Below are a few examples of how The Tumaini Fund is helping to restore hope to families in Kagera.


This family were found in Kagera near the border with Burundi. Bandits had killed mum and dad and left Andreas (10), Arnold (7), Joyce (5), Amos (3) & Agripa (baby) as orphans. They also stole what little this family had. Their parish worker alerted The Tumaini Fund to their plight and requested emergency help. He wrote “Let us pray for these orphans … for Jesus to give them hope. Let’s make their faces smile as they are sad and wounded for missing their parent’s love. It really hurts!”

After a donation from a family in Scotland the children now have their own home with land and are being cared for by an elder sibling who had been found. They have been sponsored by a family in Guernsey and this will allow them all to access schooling. The parish workers will continue to support them. How amazing that now ‘their faces smile’!



In Sept 2017 Kagera was hit by an earthquake affecting many families like Johnmerry’s. He is a widower who cares for 12 orphans, although they are not all his own. His house in Minziro was badly damaged and became uninhabitable. Tumaini parish workers found this family of 13 sleeping under tarpaulin outside.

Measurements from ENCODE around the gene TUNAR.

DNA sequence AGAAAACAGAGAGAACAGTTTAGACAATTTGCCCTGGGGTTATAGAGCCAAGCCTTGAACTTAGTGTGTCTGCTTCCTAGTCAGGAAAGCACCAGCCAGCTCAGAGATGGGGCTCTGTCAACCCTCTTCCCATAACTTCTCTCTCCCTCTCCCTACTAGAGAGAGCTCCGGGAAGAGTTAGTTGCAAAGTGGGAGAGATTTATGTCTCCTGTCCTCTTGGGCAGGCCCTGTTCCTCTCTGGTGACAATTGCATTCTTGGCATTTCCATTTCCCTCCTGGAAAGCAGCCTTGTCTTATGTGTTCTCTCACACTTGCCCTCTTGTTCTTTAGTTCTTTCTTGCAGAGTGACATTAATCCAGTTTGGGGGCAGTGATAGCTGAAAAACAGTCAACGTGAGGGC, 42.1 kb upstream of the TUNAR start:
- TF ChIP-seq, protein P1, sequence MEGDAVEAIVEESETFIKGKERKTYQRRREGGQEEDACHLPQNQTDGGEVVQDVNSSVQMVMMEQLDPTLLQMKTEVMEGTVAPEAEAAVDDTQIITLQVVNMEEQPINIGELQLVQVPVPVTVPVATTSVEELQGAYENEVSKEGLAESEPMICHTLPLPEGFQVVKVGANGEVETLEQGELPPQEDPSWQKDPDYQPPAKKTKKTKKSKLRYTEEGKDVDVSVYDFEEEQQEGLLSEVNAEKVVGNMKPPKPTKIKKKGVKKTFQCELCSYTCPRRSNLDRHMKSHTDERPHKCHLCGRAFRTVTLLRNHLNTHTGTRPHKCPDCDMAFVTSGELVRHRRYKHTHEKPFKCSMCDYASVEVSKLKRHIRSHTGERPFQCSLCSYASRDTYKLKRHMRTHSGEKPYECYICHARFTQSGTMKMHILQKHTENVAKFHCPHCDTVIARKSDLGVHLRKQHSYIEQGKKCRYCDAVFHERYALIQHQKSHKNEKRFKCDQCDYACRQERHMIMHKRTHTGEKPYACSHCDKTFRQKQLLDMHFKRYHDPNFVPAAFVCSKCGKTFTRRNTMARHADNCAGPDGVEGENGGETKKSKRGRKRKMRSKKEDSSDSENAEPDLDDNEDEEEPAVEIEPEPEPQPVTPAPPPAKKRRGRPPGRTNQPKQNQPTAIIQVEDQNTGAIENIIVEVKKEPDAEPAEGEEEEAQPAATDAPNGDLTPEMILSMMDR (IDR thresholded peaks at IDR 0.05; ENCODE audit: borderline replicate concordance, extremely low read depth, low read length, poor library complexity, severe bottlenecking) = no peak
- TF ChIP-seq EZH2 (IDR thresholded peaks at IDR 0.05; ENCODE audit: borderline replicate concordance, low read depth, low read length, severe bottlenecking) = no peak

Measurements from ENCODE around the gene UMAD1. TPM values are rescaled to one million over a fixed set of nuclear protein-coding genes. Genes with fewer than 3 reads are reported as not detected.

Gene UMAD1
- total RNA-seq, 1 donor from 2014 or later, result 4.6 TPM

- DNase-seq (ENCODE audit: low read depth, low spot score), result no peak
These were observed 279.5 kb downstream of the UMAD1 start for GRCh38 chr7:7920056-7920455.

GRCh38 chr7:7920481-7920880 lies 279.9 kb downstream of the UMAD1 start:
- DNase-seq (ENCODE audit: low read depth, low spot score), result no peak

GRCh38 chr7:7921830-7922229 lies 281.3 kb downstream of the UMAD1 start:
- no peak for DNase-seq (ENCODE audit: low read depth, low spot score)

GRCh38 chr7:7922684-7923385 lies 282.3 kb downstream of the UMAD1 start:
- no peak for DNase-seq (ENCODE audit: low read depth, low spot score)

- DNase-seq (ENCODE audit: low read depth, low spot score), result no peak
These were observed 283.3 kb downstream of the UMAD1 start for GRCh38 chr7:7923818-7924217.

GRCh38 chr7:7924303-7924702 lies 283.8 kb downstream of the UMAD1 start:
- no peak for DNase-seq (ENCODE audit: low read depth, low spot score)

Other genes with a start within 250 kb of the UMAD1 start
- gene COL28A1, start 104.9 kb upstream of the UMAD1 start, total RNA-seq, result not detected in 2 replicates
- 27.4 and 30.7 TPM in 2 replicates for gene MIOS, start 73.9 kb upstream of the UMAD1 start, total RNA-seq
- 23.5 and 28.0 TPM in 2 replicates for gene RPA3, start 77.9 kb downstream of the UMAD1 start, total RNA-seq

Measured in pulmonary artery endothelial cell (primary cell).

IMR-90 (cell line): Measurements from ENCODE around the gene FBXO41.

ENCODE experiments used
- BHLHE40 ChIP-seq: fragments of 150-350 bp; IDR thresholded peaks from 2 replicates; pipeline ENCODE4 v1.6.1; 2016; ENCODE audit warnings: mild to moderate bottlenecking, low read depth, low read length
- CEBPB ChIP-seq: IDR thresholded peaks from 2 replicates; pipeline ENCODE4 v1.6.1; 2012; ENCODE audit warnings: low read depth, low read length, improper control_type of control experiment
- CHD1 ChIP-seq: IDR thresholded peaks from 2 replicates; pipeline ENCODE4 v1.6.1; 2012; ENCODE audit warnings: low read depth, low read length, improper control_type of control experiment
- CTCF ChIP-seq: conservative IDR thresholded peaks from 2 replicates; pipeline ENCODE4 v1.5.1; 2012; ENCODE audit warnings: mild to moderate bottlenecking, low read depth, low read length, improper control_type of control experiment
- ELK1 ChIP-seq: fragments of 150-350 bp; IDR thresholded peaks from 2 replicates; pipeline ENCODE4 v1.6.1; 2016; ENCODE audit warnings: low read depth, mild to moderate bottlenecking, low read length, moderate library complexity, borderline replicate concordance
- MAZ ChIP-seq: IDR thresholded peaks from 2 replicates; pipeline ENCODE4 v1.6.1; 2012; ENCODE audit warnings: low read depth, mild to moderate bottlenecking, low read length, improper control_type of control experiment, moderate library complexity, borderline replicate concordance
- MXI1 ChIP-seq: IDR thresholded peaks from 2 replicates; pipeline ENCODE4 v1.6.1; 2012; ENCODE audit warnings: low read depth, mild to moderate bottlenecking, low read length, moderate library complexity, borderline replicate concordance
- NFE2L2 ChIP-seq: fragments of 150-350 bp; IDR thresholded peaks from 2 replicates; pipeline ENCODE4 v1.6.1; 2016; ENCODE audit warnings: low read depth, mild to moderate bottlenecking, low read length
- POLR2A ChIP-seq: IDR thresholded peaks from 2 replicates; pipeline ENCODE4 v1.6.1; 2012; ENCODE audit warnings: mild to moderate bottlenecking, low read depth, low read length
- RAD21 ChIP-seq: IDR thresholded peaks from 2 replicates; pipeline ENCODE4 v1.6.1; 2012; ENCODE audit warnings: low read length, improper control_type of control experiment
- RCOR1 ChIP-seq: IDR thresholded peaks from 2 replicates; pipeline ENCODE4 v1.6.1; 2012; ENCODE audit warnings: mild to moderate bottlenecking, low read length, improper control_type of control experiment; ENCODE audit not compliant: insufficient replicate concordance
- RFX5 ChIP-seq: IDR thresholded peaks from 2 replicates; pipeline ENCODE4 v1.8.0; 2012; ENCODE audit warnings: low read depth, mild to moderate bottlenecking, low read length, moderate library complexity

The family have been supported by their parish workers and received emergency help with clothing, blankets from Guernsey and mosquito nets. Their new home is a gift from a Scottish family.

As Dr Susan Wilson says “For him and his children, this is a modern-day miracle- they live in a remote village (Minziro) that nobody knows about but because their parish worker contacted the Muleba office, suddenly help has come to them from people 5000 – 9000 miles away”


We met this dear grandmother during our fist visit to Kagera. She was desperately trying to care alone for her grandchildren who had lost both parents. Katuska was very frail and in poor health herself, and in despair at the thought of what would happen to her grandchildren when she was no longer able to care for them.Their shelter was this straw house, open to the wind and rains and also to any passing wild animals.  

A family in Scotland were able to support them urgently through the provision of a new home and “shamba” for farming, providing income for the family.

An Aunt and Uncle were found after Katuska sadly died and they have been able to care for this young family, as well as their own, with the help of monthly sponsorship through The Tumaini Fund. The parish workers continue to visit and support regularly.


Judith’s mother died when she was young from AIDS and her father did not cope well, fearing he too would become ill and be unable to farm the land.  He started to drink heavily and would disappear for long periods of time leaving Judith to care for her younger siblings (Bariki, Yeseti and Joyness). She was unable to go to school and would walk miles every day looking for work or food.  When found by The Tumaini Fund the family were starving.

After support, Judith started primary school aged 16. The family were built a new home with some land to farm. Judith later married a lovely young man and now has two boys. She now works as a tailor after being gifted a sewing machine through a Tumaini Fund micro-enterprise scheme.